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Ramzan v. GDS Holdings Limited

United States District Court, E.D. Texas, Sherman Division

September 30, 2019

HAMZA RAMZAN, Individually and On Behalf of All Others Similarly Situated, Plaintiffs,



         Pending before the Court is Defendants’ Motion to Dismiss the Amended Complaint and Alternatively, to Transfer Venue to the Southern District of New York, and Memorandum of Law in Support (the “Motion”) (Dkt. 24). In accordance with the provisions of 28 U.S.C. 636(c), the parties consented to proceed before the undersigned for the limited purpose of deciding the Motion. See Dkt. 37. For the reasons set forth below, the Motion is GRANTED.

         I. BACKGROUND

         Plaintiff Hamza Ramzan, a New York resident, initially commenced this action; on October 26, 2018; the Court subsequently appointed Yuanli He, a California resident, as Lead Plaintiff.[1] See Dkts. 1, 20, 21, 24-8 at 5. Yuanli He filed the operative Complaint on behalf of himself and other persons or entities who acquired GDS Holdings Limited (“GDS”) securities publicly traded on the NASDAQ from March 29, 2018, through July 31, 2018 (“Plaintiffs”), against GDS, William Wei Huang (“Huang”), and Daniel Newman (“Newman”) (collectively, “Defendants”), asserting violations of the Securities Exchange Act of 1934 (the “Exchange Act”). See Dkt. 21 at 2. GDS is a Cayman Islands corporation headquartered in the People’s Republic of China, where it purports to develop and operate data centers. See Id . at 7. Huang is GDS’s founder, Chairman of the Board of Directors, and Chief Executive Officer, and Newman is GDS’s Chief Financial Officer. See id. Both Huang and Newman reside in Hong Kong. See Dkt. 24 at 9.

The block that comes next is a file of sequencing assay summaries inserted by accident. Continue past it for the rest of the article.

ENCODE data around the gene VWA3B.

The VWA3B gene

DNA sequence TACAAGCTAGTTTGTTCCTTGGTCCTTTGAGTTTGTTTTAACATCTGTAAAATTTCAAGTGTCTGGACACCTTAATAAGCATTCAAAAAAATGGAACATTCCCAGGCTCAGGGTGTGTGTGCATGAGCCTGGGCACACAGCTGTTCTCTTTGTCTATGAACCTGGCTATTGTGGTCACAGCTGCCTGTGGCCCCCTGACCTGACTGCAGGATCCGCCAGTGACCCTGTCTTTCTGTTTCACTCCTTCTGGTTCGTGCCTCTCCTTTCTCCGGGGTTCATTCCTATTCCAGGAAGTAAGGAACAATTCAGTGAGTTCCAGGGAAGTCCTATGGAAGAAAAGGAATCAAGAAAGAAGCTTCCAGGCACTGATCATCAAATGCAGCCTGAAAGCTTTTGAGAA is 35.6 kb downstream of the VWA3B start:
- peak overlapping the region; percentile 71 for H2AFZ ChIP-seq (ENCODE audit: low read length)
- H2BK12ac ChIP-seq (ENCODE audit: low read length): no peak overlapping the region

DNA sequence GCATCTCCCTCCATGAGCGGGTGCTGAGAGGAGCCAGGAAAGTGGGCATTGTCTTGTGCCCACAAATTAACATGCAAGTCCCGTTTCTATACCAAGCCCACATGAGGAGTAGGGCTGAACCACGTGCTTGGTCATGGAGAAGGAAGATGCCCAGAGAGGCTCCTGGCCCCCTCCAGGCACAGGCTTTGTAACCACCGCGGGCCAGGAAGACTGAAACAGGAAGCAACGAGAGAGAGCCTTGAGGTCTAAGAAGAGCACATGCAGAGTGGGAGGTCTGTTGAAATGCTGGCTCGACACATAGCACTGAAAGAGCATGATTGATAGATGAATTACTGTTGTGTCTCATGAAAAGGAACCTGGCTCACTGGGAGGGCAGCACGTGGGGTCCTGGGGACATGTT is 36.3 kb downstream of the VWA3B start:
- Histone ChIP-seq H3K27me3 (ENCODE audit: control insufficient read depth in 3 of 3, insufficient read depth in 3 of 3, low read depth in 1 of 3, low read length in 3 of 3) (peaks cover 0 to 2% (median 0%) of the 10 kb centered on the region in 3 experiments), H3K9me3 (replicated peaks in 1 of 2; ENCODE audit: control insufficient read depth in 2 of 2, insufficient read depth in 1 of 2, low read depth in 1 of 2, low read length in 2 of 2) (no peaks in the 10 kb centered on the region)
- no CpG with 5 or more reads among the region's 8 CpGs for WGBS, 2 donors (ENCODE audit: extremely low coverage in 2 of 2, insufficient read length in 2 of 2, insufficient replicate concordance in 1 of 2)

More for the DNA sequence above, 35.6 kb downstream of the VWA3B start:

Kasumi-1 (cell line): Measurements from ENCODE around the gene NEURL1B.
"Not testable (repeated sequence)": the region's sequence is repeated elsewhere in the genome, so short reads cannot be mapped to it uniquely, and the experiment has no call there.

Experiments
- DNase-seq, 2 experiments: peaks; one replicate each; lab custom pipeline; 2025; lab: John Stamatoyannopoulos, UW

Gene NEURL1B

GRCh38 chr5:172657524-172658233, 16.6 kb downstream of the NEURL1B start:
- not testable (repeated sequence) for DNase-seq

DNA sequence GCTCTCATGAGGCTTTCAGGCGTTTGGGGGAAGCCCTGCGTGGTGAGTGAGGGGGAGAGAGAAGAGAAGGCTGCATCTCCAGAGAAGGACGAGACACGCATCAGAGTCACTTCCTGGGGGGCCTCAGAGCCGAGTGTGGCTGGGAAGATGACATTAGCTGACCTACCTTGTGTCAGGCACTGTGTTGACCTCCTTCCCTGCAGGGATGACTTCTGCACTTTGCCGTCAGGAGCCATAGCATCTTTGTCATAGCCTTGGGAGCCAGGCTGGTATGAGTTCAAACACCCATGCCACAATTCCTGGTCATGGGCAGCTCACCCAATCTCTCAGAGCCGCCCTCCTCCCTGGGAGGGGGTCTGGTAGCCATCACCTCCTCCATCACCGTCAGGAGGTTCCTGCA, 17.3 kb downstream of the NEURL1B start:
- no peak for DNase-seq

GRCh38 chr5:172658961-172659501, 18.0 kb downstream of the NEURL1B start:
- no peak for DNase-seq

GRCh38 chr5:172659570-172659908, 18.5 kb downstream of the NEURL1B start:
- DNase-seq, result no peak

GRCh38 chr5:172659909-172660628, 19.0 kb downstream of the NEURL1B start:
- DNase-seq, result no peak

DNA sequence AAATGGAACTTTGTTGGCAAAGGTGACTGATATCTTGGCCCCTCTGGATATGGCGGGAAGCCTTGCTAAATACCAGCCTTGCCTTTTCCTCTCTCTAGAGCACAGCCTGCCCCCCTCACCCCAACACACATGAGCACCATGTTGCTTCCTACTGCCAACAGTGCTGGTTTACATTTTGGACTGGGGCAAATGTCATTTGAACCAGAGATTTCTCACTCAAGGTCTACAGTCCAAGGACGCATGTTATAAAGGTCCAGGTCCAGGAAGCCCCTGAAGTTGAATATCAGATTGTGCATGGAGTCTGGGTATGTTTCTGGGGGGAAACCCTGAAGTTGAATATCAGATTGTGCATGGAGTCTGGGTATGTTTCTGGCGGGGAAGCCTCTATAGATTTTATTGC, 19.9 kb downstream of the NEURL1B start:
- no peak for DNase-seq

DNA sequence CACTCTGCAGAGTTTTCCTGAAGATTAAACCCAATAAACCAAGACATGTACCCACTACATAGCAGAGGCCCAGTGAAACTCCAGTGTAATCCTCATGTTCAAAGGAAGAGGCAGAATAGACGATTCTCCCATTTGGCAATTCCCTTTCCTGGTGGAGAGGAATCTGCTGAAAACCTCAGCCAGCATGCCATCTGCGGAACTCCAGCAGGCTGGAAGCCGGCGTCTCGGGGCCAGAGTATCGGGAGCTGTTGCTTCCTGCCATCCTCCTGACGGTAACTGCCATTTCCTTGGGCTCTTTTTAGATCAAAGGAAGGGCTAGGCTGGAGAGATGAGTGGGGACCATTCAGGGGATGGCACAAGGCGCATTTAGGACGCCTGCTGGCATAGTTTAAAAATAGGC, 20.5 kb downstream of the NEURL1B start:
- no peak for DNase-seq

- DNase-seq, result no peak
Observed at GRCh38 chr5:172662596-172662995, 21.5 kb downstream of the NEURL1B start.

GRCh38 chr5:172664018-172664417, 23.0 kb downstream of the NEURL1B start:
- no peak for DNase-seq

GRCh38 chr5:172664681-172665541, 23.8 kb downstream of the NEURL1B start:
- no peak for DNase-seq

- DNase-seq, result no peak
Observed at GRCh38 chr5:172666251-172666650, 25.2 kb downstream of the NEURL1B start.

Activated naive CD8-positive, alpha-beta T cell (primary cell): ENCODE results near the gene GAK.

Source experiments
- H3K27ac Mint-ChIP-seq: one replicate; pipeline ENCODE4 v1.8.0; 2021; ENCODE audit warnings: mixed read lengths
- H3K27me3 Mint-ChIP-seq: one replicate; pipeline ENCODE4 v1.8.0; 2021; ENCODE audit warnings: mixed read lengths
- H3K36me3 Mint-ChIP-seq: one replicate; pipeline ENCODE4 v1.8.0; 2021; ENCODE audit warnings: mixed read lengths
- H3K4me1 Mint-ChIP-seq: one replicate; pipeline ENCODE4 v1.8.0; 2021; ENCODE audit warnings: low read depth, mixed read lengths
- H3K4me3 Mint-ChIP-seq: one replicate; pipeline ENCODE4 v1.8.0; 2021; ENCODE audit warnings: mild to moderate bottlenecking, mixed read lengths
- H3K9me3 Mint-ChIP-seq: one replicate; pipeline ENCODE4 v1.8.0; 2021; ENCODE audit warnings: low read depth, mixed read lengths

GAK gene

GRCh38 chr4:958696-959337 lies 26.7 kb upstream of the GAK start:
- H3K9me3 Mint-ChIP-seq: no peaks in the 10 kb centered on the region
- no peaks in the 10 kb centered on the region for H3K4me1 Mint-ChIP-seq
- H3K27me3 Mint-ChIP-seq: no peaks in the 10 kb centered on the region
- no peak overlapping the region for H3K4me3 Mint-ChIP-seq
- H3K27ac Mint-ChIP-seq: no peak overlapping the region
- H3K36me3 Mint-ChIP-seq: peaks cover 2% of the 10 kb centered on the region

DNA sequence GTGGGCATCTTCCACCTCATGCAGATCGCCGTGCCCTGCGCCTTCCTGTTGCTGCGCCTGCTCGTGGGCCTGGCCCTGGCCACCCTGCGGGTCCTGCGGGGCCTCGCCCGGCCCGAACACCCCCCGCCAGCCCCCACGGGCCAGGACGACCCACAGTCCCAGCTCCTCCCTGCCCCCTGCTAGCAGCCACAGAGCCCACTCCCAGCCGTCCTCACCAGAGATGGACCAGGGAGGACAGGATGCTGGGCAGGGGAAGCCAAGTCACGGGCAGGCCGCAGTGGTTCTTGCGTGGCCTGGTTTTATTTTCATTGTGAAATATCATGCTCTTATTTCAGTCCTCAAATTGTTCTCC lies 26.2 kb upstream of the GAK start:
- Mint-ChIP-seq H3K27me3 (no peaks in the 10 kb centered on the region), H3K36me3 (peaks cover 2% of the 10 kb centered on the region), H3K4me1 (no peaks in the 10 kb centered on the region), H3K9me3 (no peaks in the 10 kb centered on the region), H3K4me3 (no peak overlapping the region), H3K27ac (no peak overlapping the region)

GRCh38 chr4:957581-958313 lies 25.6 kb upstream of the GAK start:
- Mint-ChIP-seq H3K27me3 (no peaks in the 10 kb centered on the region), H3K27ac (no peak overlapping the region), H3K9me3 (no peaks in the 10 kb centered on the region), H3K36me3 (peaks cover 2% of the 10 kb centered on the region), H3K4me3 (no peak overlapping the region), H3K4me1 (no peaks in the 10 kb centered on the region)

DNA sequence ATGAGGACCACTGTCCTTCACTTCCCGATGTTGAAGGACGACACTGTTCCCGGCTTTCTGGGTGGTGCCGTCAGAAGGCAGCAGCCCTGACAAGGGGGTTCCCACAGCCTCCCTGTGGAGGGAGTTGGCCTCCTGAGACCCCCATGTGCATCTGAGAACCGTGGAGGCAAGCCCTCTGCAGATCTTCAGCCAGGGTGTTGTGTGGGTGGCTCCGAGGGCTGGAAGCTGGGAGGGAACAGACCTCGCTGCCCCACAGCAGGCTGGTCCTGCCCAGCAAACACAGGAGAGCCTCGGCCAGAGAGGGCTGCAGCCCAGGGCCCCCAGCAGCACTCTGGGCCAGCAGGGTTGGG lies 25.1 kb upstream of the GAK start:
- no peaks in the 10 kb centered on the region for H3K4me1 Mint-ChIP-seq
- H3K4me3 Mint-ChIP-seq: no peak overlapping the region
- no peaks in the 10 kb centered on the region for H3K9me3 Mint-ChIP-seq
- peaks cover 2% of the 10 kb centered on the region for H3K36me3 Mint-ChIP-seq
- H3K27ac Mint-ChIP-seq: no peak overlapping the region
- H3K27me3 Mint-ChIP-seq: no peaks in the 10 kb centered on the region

In the Motion, Defendants argue: (1) Defendants have no contacts with Texas that would permit the Court to exercise personal jurisdiction over them; (2) venue in the Eastern District of Texas is improper; (3) the case should alternatively be transferred to the Southern District of New York; and (4) the case should be dismissed for failure to state a claim. See Dkt. 24. Plaintiffs filed a response (Dkt. 31) and Defendants filed a reply (Dkt. 33). The Court held a hearing on the Motion on September 16, 2019 (the “Hearing”). At the Hearing, Plaintiffs raised an additional basis on which to establish personal jurisdiction under Federal Rule of Civil Procedure 4(k)(2). The Court ordered further briefing on the matter. See Dkts. 38, 39, 40, 43.